1971 never a dull moment; rock’s golden year – David Hepworth

This book was my partners and he read it in two sittings, which is unusual, so I thought I would give it a go.  It is a history of 1971 told via 12 albums that were released during the year and is written by a music journalist and former presented of The Old Grey Whistle Test.

Hepworth goes through the year month by month telling anecdotes about the making of the albums he chooses, the music scene and the way pop-royalty was learning to live its new millionnaire lifestyle.

This is definitely a book for music lovers of a certain age; mainly, I think, blokes in their 60s who lived through the period and were into prog rock.  I enjoyed reading it and recognising things I lived through but I was only 6 in 1971 and didn’t recognise a lot of the things Hepworth talks about.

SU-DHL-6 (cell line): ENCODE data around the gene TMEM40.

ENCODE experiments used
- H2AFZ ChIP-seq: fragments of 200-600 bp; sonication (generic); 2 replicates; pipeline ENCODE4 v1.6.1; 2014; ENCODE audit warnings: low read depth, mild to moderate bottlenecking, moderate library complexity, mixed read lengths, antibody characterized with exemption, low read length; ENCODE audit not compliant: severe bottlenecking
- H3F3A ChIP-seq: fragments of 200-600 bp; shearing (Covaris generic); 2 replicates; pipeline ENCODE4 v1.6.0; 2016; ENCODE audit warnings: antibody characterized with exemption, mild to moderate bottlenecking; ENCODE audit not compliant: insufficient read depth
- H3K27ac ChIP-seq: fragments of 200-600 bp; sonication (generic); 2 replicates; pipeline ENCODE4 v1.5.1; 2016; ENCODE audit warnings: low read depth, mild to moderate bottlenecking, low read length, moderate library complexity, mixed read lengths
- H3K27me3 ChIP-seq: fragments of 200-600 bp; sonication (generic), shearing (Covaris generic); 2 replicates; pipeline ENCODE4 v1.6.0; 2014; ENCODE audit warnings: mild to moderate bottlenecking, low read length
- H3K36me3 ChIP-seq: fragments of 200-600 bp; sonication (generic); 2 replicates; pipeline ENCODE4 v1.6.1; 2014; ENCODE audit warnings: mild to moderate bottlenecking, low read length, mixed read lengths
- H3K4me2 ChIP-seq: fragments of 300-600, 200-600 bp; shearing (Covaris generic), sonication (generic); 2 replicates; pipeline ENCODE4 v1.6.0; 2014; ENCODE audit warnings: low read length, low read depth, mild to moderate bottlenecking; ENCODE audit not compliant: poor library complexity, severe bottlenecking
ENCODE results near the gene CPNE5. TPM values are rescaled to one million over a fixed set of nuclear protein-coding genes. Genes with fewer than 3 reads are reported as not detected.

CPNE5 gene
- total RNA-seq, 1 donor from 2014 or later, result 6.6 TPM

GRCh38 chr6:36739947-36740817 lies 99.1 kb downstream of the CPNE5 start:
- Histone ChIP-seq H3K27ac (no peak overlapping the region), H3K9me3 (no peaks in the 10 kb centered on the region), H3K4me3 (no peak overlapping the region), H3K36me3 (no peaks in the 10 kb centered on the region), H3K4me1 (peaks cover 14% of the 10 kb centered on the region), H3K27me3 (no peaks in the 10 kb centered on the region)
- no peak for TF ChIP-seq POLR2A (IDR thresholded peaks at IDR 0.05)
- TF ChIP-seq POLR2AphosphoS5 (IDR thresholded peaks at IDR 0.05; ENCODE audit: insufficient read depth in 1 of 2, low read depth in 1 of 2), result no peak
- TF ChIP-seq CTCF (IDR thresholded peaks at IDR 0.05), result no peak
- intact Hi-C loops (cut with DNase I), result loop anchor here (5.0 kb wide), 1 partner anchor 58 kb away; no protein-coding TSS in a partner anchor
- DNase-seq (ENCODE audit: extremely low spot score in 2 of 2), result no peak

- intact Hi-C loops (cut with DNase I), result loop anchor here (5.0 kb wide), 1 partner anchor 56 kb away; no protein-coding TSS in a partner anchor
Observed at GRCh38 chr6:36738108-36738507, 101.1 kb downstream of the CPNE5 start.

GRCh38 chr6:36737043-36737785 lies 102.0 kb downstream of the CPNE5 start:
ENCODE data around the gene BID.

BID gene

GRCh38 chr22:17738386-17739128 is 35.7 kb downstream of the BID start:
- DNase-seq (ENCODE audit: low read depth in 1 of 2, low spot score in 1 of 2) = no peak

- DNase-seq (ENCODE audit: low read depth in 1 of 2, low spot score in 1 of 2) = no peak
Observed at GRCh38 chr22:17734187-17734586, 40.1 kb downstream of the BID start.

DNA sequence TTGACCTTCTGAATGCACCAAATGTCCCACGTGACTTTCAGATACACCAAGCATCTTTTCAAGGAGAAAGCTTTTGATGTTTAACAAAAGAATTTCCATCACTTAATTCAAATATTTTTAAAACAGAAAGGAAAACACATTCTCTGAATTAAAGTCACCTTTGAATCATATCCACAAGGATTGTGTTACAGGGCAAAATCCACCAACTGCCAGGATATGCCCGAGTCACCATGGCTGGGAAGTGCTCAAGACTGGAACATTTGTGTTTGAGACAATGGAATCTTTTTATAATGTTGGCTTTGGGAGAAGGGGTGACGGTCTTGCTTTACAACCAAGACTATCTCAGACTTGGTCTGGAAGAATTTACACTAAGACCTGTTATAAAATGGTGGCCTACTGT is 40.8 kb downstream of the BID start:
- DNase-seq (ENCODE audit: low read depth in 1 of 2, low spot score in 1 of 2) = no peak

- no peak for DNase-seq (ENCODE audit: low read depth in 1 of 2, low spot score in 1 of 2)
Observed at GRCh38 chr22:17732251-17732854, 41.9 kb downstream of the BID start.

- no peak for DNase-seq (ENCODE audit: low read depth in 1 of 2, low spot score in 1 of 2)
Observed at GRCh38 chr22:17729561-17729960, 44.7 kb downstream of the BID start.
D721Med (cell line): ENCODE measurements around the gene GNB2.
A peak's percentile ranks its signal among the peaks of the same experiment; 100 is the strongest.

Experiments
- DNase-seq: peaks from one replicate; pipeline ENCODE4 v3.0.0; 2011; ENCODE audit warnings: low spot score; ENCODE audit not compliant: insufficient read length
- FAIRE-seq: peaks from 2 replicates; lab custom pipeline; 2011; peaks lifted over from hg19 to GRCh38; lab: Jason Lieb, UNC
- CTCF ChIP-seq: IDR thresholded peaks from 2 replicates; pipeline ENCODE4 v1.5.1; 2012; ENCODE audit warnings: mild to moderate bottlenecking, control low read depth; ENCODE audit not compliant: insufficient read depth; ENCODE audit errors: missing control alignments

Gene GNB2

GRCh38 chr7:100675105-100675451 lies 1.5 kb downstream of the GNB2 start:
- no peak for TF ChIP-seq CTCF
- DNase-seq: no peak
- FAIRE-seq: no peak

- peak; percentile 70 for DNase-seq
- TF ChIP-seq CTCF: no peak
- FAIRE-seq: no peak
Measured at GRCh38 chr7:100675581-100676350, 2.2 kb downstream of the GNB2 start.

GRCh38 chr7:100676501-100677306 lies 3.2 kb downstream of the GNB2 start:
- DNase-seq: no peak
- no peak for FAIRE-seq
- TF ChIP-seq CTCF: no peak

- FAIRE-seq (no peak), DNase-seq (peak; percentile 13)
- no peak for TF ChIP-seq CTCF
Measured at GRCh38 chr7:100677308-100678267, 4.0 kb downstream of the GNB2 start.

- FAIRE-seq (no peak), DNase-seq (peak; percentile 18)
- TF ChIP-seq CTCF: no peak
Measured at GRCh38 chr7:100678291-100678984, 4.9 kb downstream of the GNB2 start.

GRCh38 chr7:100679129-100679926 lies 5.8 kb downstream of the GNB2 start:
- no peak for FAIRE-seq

What the book did make me do though was think and wonder about a couple of things.  Firstly, does the current fad for “kidulthood” start with the rebellion of “not growing up” in young men in the US in the 60s and 70s, trying to avoid thinking about the Vietnam draft?  Secondly, why do most of us live our lives as affluent zombies, drifting along without thinking what is going on beneath the surface of our lives?  And have both of these things led to the Western world floating complacently along to the point where extreme politics and isolationism are increasing?

For a book I found “ok” it has certainly provoked some deep thoughts!

And, chaps of a certain age, I’d recommend it to you as a good read about music.

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